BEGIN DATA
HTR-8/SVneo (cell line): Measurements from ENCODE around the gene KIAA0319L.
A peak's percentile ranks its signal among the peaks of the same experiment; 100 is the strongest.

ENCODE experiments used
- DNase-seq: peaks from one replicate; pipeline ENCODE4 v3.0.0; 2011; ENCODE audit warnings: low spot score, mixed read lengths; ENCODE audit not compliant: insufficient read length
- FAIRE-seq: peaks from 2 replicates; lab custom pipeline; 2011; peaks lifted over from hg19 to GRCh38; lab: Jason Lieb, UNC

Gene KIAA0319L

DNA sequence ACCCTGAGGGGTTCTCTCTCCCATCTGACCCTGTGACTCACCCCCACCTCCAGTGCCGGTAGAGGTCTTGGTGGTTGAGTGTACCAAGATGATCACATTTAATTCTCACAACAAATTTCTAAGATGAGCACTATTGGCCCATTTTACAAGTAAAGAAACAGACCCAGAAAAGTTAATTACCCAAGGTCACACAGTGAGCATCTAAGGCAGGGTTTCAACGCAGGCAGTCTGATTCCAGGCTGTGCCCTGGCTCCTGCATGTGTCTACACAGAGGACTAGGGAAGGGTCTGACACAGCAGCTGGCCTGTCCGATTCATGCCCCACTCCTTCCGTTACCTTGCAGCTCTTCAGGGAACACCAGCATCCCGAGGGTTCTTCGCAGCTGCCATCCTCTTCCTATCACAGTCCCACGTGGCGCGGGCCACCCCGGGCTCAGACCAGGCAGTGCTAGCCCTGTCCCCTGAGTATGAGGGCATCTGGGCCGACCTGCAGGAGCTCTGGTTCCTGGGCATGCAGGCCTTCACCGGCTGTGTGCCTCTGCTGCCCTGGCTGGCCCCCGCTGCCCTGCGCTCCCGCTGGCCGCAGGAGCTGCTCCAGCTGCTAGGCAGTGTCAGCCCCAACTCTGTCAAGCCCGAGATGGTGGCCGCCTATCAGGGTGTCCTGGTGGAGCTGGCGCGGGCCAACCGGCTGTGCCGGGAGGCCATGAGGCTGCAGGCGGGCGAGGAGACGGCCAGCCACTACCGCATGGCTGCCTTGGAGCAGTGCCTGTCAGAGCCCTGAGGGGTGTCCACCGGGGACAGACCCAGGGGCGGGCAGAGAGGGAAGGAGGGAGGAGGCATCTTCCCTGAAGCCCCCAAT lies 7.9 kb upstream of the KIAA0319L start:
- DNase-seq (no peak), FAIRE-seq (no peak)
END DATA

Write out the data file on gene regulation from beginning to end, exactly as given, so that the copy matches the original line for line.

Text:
HTR-8/SVneo (cell line): Measurements from ENCODE around the gene KIAA0319L.
A peak's percentile ranks its signal among the peaks of the same experiment; 100 is the strongest.

ENCODE experiments used
- DNase-seq: peaks from one replicate; pipeline ENCODE4 v3.0.0; 2011; ENCODE audit warnings: low spot score, mixed read lengths; ENCODE audit not compliant: insufficient read length
- FAIRE-seq: peaks from 2 replicates; lab custom pipeline; 2011; peaks lifted over from hg19 to GRCh38; lab: Jason Lieb, UNC

Gene KIAA0319L

DNA sequence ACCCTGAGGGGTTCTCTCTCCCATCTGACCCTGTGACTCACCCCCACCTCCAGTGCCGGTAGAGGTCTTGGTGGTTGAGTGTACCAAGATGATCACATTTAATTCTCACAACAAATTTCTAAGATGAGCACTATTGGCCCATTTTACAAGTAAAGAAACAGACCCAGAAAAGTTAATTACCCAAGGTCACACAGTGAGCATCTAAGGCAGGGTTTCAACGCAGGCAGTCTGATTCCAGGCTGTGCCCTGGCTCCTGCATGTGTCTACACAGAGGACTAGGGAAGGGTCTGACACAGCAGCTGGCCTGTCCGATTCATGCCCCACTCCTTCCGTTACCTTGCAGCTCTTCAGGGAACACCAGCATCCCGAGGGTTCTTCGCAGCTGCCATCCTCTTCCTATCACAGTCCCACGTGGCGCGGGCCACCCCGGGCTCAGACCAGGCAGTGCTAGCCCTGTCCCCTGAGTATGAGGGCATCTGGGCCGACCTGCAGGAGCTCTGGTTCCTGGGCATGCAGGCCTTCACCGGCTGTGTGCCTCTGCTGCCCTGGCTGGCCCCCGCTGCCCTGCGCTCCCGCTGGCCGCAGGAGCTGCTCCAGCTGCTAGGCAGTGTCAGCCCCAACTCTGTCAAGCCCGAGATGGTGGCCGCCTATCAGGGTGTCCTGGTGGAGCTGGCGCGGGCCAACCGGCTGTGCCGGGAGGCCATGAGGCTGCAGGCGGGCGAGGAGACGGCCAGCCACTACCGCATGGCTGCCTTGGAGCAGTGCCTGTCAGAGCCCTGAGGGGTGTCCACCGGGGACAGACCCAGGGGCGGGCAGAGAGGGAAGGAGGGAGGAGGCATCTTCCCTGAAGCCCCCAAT lies 7.9 kb upstream of the KIAA0319L start:
- DNase-seq (no peak), FAIRE-seq (no peak)